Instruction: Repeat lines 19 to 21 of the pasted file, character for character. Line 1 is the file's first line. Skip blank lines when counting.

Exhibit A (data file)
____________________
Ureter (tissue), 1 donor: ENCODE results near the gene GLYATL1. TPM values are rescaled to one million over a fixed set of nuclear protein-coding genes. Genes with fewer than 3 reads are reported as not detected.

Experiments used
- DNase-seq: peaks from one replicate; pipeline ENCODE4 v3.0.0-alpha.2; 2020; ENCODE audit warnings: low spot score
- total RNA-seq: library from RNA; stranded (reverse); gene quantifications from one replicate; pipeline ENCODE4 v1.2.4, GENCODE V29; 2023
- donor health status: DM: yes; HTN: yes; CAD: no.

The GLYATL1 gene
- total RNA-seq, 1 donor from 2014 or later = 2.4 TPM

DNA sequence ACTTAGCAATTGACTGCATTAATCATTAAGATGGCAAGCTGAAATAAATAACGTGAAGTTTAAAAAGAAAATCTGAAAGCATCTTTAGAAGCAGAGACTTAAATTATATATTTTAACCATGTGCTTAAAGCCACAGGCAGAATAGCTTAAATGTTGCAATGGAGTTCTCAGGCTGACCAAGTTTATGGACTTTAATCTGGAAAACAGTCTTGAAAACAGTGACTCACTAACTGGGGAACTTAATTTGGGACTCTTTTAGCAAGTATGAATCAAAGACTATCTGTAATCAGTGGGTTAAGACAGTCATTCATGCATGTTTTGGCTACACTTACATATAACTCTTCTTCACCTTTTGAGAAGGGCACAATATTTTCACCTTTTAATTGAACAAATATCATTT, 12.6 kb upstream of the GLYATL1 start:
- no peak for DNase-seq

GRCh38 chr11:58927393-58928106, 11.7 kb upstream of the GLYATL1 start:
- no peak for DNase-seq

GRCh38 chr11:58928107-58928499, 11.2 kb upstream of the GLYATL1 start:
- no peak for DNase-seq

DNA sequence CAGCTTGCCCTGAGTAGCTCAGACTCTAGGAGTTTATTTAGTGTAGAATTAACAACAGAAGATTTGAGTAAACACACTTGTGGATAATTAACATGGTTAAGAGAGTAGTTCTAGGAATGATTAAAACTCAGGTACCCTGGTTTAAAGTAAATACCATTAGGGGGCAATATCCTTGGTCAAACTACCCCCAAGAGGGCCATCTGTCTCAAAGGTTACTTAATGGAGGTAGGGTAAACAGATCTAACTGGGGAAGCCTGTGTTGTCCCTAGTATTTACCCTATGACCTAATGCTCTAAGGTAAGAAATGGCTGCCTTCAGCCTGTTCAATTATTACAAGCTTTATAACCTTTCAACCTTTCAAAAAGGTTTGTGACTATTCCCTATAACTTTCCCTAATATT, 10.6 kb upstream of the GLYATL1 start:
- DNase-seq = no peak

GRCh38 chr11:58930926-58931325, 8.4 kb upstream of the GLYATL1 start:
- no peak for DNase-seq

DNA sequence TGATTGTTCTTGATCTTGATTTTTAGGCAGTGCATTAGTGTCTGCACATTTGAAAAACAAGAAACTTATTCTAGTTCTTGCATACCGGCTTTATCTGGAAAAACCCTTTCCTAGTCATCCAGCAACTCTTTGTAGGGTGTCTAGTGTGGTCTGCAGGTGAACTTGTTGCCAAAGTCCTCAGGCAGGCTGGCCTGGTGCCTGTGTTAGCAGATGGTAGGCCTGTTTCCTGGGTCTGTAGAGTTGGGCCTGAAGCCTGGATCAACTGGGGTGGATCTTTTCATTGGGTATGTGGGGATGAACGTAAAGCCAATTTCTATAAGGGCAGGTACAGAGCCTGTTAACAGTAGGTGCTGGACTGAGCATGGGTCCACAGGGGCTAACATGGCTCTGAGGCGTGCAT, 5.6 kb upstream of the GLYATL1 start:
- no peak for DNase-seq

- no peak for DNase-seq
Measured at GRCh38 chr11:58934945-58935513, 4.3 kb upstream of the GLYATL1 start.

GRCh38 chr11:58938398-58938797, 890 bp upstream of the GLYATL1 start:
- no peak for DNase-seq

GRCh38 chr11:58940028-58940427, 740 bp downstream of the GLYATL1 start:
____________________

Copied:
- no peak for DNase-seq

- no peak for DNase-seq
Measured at GRCh38 chr11:58934945-58935513, 4.3 kb upstream of the GLYATL1 start.